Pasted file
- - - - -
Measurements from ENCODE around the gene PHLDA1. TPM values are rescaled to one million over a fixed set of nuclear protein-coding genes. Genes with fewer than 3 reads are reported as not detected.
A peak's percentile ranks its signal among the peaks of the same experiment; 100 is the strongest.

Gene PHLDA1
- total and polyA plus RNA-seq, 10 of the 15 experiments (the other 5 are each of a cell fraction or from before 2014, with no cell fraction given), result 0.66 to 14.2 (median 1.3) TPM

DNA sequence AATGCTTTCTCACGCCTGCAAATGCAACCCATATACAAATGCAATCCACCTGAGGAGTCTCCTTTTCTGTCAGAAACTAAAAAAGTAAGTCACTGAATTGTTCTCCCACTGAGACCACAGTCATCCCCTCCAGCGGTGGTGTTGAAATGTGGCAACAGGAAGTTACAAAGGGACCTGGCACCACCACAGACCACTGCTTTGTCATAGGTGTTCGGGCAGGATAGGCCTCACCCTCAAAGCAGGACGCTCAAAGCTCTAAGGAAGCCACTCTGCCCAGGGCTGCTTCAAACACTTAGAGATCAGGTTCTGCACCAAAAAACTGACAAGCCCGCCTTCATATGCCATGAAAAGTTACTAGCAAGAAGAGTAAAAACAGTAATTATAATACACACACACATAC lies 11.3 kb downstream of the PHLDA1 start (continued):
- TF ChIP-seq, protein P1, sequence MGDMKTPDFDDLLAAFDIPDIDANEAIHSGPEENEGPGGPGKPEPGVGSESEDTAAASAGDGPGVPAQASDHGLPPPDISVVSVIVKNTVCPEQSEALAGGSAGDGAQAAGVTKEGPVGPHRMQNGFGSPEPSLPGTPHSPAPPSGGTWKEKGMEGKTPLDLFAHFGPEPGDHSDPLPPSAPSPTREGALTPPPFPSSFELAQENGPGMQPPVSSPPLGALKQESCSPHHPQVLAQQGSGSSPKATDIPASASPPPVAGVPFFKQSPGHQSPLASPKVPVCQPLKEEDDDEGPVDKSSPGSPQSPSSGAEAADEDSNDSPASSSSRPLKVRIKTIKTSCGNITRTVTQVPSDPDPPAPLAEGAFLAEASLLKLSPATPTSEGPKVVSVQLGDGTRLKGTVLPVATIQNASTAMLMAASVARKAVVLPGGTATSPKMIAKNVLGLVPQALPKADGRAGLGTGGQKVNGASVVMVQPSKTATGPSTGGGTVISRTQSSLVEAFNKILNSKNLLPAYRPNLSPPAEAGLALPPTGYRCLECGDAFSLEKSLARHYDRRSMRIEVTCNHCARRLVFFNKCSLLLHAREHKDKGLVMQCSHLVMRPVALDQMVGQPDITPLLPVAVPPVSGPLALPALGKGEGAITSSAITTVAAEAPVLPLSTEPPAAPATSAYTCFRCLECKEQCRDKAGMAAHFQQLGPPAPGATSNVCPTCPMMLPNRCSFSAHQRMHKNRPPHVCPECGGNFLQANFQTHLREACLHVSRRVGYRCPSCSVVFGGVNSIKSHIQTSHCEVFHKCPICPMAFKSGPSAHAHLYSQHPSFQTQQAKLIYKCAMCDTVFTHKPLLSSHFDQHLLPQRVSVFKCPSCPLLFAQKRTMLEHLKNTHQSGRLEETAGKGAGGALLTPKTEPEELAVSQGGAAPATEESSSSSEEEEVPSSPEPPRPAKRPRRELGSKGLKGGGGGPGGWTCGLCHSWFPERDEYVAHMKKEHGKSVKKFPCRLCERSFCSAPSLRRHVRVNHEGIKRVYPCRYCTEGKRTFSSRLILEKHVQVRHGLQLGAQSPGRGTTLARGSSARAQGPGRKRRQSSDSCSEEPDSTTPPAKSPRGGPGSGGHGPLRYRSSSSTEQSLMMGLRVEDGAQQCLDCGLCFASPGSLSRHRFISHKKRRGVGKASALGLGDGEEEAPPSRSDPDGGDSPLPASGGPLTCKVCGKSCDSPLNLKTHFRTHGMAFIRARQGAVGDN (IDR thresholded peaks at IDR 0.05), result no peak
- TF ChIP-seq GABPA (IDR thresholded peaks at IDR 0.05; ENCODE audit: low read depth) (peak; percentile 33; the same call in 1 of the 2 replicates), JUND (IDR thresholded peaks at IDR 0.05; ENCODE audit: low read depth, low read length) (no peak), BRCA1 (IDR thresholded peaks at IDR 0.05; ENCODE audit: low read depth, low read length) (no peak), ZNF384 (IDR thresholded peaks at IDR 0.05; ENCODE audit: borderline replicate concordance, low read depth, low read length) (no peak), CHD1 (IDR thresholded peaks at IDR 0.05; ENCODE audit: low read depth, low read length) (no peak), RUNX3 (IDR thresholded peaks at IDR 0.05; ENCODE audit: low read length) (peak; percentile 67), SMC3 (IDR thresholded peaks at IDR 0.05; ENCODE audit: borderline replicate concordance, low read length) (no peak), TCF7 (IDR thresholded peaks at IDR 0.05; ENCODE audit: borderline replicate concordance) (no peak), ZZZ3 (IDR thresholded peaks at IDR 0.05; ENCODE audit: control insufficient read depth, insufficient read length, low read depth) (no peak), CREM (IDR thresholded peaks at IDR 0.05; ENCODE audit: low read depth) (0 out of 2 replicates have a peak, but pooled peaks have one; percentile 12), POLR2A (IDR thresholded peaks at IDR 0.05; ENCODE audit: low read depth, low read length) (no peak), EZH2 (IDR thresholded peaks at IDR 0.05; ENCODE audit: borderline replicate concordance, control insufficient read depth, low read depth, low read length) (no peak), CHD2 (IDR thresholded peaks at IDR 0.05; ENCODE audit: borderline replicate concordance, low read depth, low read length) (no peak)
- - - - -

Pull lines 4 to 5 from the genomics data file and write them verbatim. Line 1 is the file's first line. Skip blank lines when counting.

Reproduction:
- total and polyA plus RNA-seq, 10 of the 15 experiments (the other 5 are each of a cell fraction or from before 2014, with no cell fraction given), result 0.66 to 14.2 (median 1.3) TPM

DNA sequence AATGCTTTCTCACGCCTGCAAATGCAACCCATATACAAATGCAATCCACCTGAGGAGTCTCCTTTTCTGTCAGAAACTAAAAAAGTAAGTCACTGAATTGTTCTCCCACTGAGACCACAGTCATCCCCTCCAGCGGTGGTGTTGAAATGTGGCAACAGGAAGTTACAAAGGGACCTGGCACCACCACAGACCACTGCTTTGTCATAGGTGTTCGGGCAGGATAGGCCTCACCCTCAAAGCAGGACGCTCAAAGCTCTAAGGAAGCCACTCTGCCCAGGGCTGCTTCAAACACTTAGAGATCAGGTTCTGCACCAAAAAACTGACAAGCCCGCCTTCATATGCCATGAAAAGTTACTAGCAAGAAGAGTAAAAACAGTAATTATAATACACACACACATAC lies 11.3 kb downstream of the PHLDA1 start (continued):